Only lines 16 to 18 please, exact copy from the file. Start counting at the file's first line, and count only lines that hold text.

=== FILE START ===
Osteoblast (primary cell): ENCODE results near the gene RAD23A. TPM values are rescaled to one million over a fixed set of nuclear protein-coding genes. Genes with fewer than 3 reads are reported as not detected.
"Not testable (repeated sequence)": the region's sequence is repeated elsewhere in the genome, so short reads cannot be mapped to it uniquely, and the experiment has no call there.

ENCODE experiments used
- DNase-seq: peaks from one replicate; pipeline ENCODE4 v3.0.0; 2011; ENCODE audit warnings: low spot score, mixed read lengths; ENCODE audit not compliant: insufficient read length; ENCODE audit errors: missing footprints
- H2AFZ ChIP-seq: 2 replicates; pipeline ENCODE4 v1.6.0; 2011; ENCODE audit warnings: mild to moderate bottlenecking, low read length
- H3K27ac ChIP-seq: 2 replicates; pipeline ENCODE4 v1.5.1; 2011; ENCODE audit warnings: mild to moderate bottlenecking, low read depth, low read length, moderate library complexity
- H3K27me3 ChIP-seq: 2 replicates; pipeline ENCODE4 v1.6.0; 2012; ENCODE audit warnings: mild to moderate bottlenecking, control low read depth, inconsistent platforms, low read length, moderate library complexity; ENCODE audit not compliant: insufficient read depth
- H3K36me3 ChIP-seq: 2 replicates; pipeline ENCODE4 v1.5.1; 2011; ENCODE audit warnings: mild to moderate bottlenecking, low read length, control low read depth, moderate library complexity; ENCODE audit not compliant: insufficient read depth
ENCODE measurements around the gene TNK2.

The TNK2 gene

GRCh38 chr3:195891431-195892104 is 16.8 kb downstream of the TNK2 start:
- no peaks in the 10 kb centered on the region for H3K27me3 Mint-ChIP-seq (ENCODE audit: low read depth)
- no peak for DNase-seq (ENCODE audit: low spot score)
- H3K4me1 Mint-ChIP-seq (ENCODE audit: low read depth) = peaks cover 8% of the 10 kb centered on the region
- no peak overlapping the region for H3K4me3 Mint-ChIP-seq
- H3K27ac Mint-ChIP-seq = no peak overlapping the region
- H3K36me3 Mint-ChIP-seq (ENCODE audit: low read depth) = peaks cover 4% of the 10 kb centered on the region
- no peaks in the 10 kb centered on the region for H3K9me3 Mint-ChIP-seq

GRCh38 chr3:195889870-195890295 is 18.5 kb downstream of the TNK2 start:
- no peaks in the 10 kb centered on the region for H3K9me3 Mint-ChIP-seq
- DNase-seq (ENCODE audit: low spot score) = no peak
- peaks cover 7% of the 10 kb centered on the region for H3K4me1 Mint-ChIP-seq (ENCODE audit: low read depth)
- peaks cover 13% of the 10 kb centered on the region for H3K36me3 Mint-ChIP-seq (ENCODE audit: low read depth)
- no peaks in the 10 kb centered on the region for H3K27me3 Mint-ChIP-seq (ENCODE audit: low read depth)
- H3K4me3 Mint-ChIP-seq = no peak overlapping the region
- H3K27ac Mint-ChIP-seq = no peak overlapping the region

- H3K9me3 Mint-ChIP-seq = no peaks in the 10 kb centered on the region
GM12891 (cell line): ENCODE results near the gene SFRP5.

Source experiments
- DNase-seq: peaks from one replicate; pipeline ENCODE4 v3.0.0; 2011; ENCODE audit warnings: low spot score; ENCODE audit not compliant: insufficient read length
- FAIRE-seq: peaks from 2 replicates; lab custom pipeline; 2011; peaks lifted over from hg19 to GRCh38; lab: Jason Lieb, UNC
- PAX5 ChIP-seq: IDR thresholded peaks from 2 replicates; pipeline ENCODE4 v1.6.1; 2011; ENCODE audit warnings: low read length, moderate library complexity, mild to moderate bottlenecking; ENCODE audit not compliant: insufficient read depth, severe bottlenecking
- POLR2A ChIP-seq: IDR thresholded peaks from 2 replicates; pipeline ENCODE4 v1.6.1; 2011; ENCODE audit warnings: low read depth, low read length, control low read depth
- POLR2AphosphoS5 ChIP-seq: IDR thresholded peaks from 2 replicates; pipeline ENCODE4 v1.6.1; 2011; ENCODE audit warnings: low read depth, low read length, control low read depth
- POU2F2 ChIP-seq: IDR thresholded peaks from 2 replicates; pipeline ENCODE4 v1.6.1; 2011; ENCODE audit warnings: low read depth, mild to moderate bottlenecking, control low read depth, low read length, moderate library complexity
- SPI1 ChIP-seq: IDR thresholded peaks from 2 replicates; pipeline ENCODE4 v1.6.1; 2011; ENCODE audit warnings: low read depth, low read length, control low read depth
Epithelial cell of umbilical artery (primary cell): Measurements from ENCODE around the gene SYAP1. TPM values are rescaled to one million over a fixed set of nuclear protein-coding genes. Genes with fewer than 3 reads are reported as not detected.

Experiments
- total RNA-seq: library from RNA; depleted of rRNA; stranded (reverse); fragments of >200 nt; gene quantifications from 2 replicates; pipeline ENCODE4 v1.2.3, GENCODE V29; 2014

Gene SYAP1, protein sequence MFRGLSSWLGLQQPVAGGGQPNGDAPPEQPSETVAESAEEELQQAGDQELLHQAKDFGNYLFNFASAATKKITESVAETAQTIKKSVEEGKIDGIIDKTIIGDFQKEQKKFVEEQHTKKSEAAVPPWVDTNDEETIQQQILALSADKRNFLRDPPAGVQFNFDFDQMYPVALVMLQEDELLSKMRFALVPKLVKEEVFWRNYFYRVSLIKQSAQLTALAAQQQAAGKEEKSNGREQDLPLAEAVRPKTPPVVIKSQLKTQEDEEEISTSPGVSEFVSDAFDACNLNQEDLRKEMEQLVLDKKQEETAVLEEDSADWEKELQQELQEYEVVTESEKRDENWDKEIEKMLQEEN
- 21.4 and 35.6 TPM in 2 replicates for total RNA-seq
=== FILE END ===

- H3K27ac Mint-ChIP-seq = no peak overlapping the region
- H3K36me3 Mint-ChIP-seq (ENCODE audit: low read depth) = peaks cover 4% of the 10 kb centered on the region
- no peaks in the 10 kb centered on the region for H3K9me3 Mint-ChIP-seq